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Tuesday, May 4, 2010

I’ve talked about protesters before and how I often feel frustrated by them. Recently, as I looked out our bulletproof window, fixated on our local protesters, I daydreamed about how they must prepare for their day at the abortion clinic. I imagined Jude, a loud, black haired, fair skinned woman rising out of bed, her alarm clock waking her early. After her instant coffee, she sits at her Formica table and paints her fingernails a bright, blood red. Her cat jumps on her lap and suddenly, she wants a cigarette, but quit years ago and quickly crosses herself. She proudly eyes the signs placed near her doorway, ready to be hauled to the back of her large, gas guzzling SUV. Jude wishes she had someone to help her carry all the signs to her car.

Jude realizes some of the signs are fading and she may need to find new, large photos of aborted fetuses. As she picks up the phone to call Mary, one of her cohorts, a smile crosses her face because Mary must still have some old pictures of chemical abortions. “That will do the trick,” she thinks. As suspected, Mary does have very “raw” looking photos. “The more grotesque, the better,” Jude brightly tells her. Mary excitedly starts telling Jude that she thinks abortion rates are going down because when she called the clinic yesterday, pretending to get her granddaughter an appointment, the clinic had appointments available for today! They agree to talk more about it after Mass, where they’ll meet the other protesters.

Jude hears the weather alert on television and learns it will be very cold. It’s disappointing news. Whenever it’s too cold or too hot, the others complain and don’t want to walk very long. She doesn’t understand why they can’t be as dedicated as she is. Thumbing her rosary, she makes her goals for the day. She must stop at least two women from killing their babies. Quickly, she ran to find more pamphlets.

Outside the Cathedral, they all meet and Mary has very gruesome pictures, indeed. Jude feels giddy and decides she’ll carry the largest. She took aspirin with her coffee and is certain her arthritis won't kick in for a few more hours. Others brought extra signs to place on the windshields of their cars. The advertisement willd be great.

Like every Friday, they arrive outside the clinic, en masse, slowly picking up their signs. It’s windy and cold; John immediately starts hacking up a lung. He’s getting over bronchitis. Jude rolls her eyes behind her sunglasses and digs her hands deep into her black coat. Sighing, she loudly reminds them all that the terrible weather is just god’s way of punishing the sinners about to enter the clinic. All nodding, she begins passing out rosaries to each of them. All ten of them huddle closely in a circle and pray for the sinning women about to abort their babies. They pray for the abortion clinic workers to come out of the darkness and find new jobs. They feel just and pure and righteous. Jude leads the prayers and firmly instructs five to stay in front of the clinic and the other five to go to the back of the clinic. As they walk off, she yells, “Remember! If you see a car coming, pray loudly and quickly get in front of the driveway. We might save her from killing the innocent today!”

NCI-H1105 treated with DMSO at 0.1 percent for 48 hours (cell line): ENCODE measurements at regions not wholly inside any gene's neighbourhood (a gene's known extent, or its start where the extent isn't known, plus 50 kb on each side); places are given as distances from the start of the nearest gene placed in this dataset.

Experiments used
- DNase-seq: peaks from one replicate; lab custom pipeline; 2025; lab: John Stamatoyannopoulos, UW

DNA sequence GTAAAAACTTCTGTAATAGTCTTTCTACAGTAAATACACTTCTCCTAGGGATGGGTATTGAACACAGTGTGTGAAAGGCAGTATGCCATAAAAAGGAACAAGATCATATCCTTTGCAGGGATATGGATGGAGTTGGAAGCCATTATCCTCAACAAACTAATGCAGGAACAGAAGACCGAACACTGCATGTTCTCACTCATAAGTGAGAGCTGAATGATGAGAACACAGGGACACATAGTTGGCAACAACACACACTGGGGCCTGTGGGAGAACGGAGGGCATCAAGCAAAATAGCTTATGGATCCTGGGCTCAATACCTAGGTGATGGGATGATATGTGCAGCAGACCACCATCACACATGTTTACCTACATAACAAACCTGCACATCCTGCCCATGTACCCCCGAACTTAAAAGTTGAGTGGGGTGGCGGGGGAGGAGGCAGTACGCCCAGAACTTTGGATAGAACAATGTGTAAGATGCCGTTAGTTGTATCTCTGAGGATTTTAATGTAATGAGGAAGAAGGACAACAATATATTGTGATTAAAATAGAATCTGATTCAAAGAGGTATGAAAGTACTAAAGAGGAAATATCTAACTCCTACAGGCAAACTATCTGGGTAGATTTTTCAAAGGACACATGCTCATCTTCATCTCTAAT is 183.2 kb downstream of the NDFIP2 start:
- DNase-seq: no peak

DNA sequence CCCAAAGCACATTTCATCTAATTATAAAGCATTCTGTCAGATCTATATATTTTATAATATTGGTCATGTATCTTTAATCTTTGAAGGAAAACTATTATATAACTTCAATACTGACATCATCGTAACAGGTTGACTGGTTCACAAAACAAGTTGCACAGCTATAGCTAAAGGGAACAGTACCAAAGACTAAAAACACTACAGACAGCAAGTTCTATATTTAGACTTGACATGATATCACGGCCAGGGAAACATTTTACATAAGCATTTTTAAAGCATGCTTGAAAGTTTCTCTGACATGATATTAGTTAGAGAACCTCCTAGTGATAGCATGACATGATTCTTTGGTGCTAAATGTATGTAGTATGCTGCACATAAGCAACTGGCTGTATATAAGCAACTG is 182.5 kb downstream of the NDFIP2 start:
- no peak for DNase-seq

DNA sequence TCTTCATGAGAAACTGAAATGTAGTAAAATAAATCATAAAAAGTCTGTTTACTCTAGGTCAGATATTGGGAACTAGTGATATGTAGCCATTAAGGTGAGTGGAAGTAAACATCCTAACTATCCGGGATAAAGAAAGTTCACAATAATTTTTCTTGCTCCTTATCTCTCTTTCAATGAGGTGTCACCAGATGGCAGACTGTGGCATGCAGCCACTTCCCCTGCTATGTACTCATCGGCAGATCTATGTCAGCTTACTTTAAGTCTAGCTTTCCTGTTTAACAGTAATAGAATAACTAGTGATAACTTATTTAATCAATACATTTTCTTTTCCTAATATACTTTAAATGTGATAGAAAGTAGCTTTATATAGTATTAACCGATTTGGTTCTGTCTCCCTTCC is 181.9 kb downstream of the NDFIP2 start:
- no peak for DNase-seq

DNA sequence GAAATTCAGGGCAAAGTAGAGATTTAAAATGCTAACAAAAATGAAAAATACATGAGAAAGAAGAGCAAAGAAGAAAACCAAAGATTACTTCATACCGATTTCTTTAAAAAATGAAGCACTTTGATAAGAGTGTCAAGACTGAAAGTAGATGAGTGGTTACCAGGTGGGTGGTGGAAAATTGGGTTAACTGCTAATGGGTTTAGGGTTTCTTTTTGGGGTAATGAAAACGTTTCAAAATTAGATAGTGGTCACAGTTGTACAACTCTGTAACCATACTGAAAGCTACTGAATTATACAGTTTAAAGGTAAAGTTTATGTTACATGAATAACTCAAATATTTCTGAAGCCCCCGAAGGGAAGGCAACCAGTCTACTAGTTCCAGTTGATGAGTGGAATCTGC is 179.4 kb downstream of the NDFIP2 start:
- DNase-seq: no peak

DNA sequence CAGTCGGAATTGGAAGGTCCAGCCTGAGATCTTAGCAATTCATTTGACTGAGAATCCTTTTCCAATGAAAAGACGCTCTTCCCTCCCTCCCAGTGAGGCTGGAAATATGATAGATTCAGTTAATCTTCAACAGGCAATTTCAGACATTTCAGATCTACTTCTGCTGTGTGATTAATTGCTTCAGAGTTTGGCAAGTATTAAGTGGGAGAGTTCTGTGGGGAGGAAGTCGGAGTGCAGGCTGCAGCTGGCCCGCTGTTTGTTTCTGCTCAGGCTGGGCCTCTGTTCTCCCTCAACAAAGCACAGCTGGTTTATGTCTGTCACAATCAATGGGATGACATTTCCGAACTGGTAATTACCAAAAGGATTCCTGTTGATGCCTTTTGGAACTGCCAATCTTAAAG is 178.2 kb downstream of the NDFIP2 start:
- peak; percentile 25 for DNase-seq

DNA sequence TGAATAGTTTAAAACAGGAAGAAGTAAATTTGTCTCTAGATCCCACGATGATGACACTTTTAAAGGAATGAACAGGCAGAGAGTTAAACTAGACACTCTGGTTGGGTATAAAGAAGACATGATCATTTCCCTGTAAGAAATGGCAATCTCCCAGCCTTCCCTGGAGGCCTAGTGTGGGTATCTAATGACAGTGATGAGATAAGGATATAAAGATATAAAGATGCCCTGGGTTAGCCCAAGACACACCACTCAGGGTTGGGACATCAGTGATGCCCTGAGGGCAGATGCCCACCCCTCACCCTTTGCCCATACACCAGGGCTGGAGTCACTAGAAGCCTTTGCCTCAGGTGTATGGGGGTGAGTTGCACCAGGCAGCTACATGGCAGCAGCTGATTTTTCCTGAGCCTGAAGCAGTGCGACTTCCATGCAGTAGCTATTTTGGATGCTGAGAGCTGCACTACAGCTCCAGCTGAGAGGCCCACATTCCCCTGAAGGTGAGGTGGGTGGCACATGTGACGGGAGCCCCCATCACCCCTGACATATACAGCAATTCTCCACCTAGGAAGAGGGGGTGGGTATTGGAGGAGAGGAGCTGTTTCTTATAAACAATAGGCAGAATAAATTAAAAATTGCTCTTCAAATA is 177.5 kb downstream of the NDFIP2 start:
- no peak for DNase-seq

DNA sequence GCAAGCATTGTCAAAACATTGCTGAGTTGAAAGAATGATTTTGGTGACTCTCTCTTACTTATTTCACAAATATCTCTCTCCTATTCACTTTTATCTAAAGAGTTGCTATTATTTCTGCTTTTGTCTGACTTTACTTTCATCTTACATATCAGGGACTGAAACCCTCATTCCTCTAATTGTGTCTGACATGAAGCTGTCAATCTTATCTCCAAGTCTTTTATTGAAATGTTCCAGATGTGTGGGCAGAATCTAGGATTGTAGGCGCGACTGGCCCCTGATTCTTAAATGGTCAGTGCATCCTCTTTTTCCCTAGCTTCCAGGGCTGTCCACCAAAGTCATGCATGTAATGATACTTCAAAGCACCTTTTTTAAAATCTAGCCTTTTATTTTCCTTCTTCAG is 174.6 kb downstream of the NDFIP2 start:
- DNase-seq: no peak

After a few hours, Jude begins thumbing her scarlet rosary; she stares at all the cars in the parking lot. Her eyes burn. “How could this town be filled with so many wicked women,” she wonders in disgust. Frowning, she angrily shoots a look at the newer protesters complaining their arms are hurting. John’s cough gets irritatingly loud and Mary says she’s dizzy. Grace suggests it’s Mary’s low blood sugar. Jude knows what they want: lunch. She’s dissatisfied. She still has 10 pamphlets and 15 little plastic babies left. No one changed their mind. The staff completely ignored her yells and pleas to find new jobs. Even on their smoke breaks. She clenches her sign. A red nail is chipped. It’s been an unsuccessful day. After prayer, she barks they can all meet at the new restaurant that just opened up. Her treat.

Through the window, I watch them pack up their bloody signs. Pamphlets dropped by clients, blowing away in the wind.


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